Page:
Like a bad dream: Parents unable to kiss months-old 'bubble baby'
Almost four months old, Quinn Shirley is living in isolation. She hasn’t felt her parents’ hands in hers or their kisses for most of her life. Not directly, anyways.
Quinn has severe combined immunodeficiency (SCID). Also known as "bubble baby disease," it means Quinn has no immune system. A common cold that could have taken her young life is what got her a crucial and early diagnosis.
“There was a lot of fear in learning about it, we kind of felt like we were having a bad dream,” Quinn's mom, Dawn Shirley, told CTV News.
In order to visit her in Victoria General Hospital, her parents must first scrub up, and put on gowns and masks. When they enter the room, they sanitize their hands again, and put on gloves. Only then can they hold her.
“It’s really hard not being able to kiss your baby and having to hold and cuddle her in a gown and mask,” Quinn’s mom said, fighting back tears.
Quinn is being treated by Pediatric Immunologist Dr. Scott Cameron. The doctor said that SCID itself is rare, but the Victoria baby has an even rarer strain of the disease. He says B.C. only sees so-called bubble babies with the same diagnosis as Quinn once every ten years.
Quinn is fortunate that she was diagnosed with the strain early.
“Most children that don't have this identified are really, really, really sick by the time they finally come to hospital at about six months of age, and some children actually pass away at home without anybody knowing they had the disease,” he said.
Babies like Quinn don’t get fevers, because they don’t have white blood cells to fight infections. Early detection is crucial.
“We definitely want to push Quinn's story to help out other families in the future,” her dad, Robert Shirley, said Tuesday.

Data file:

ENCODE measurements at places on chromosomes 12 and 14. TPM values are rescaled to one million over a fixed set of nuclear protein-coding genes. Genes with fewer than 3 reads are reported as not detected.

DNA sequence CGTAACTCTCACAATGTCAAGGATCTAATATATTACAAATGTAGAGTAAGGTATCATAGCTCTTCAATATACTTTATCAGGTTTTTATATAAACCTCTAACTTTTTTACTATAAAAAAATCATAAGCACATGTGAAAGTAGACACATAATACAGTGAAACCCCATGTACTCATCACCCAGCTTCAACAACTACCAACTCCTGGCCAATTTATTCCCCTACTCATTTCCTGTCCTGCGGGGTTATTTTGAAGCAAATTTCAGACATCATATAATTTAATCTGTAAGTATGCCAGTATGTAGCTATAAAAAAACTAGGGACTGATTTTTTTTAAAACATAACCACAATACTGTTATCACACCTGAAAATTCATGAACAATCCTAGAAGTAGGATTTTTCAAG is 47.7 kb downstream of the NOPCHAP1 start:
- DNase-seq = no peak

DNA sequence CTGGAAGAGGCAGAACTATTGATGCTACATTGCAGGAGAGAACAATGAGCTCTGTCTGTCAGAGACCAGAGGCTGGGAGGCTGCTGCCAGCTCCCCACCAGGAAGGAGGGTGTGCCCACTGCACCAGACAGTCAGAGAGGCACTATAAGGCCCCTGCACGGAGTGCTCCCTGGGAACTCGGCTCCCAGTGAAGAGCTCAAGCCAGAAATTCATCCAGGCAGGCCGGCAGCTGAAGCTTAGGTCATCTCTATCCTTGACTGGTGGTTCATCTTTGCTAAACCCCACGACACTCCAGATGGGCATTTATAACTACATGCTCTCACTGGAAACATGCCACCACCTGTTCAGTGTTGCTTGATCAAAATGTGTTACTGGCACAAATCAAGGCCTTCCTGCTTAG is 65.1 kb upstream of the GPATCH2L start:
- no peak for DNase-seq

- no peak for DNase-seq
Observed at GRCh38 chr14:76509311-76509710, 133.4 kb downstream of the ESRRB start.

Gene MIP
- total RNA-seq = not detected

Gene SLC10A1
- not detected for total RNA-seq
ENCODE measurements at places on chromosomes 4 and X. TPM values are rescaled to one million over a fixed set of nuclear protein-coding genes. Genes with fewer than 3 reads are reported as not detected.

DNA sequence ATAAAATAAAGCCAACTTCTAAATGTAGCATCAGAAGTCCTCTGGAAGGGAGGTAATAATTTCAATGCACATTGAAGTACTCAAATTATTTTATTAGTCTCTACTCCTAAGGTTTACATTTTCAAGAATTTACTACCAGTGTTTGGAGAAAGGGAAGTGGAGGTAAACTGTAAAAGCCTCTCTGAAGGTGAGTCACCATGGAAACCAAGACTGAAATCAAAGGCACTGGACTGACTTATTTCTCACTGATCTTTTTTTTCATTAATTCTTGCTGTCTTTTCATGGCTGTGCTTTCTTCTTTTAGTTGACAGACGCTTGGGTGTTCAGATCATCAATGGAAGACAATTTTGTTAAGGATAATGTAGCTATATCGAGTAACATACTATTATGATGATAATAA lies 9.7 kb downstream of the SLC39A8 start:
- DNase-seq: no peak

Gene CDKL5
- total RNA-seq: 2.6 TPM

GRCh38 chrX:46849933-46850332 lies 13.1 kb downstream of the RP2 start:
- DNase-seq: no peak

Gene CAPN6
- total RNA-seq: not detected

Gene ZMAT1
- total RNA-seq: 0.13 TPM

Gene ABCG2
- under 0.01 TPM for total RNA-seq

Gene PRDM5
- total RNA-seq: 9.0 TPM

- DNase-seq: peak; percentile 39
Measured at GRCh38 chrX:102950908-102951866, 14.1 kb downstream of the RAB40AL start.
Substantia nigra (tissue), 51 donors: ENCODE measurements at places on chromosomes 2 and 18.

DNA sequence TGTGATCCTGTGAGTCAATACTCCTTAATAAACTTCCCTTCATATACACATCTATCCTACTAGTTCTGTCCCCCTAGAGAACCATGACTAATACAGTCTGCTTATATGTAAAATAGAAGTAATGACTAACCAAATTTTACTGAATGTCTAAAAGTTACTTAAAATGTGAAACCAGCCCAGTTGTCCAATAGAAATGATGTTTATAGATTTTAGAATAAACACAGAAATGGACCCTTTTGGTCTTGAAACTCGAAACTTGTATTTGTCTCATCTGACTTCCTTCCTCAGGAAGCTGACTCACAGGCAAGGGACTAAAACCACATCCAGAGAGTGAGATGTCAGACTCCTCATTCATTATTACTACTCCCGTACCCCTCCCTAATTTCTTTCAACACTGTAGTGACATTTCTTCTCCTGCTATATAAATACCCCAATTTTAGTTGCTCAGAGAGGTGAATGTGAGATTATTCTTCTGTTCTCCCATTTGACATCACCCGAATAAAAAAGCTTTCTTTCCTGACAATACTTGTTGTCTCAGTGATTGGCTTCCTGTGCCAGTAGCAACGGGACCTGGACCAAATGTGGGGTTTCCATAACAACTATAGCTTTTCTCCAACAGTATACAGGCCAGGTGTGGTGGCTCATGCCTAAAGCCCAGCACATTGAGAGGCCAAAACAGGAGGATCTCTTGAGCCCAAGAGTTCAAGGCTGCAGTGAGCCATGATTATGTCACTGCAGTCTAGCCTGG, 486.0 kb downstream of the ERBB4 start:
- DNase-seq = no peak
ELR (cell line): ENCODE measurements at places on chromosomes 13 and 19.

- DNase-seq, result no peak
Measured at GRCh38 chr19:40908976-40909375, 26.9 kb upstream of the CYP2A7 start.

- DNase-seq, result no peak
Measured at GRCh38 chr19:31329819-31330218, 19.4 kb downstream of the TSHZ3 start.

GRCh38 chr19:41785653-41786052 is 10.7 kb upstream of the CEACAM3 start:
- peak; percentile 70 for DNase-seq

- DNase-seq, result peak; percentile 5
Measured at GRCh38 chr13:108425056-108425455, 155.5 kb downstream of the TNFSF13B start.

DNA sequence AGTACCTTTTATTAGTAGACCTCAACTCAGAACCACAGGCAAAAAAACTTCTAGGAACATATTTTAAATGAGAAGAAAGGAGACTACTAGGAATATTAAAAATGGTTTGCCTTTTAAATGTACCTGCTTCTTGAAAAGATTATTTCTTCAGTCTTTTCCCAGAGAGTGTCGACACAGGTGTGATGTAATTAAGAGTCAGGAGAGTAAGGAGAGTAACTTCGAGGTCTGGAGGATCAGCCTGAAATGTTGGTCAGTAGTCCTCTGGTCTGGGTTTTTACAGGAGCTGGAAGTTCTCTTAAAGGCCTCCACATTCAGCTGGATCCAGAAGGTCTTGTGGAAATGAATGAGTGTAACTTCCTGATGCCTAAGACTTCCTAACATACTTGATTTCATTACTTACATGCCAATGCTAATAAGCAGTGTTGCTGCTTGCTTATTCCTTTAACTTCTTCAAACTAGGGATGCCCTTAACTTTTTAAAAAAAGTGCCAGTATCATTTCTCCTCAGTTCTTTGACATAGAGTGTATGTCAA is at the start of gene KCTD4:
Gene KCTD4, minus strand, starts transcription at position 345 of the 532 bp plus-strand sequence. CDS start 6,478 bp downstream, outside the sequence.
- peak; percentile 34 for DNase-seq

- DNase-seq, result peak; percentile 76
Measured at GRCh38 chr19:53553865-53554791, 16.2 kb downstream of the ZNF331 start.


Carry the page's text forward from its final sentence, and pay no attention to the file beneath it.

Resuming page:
The Shirleys are now asking the province to include SCID screening as one of the tests regularly performed on newborns. Doctors in Ontario and Nova Scotia already look for the condition. B.C.’s health minister says the province is reviewing its policy. With a disease so rare, the ministry says it wants to make sure the screening works and is cost-effective for taxpayers before making any changes.
'Cure' available south of the border
Quinn is on new medication paid for by the province, and her parents say she is responding well. They even hope to take her for a walk outside soon. But this journey will take them much further. If Quinn is well enough to return home, they will need to scrub their home and make it completely sterile. Beyond that, they are hoping to get to California for what Cameron calls a "cure."
Curative gene therapy is an experimental treatment pioneered by researchers out of the University of California, Los Angeles (UCLA).
In a YouTube video, Dr. Donald Kohn explains the process this way: “We collect some of the baby’s own bone marrow isolate the stem cells, add the gene that they’re missing that their immune system needs and transplant it back to them.” He goes on to say all 18 kids who’ve had the treatment have survived.
The treatment is expensive and in demand, and Cameron says it has a much higher survival rate than a traditional bone marrow transplant. The Shirleys are on a waitlist for curative gene therapy, and hope to get Quinn treated later this year. They’re asking the province to cover the costs.
“We really hope that this treatment will work for us so we can put this whole nightmare behind us,” Quinn's father said.
What the first time parents really want is to hold their baby once again, without gloves or masks on. And maybe even take her for a short walk outside the hospital room she’s called home for most of her young life.
Family members have set up a Go Fund Me page to raise money for Quinn and her parents. The Shirleys are on maternity and paternity leave from work at the moment, but will likely need to take time off to care for Quinn in the future.
The page also encourages anyone who is willing to add their name to the stem cell registry to help others in need of a transplant.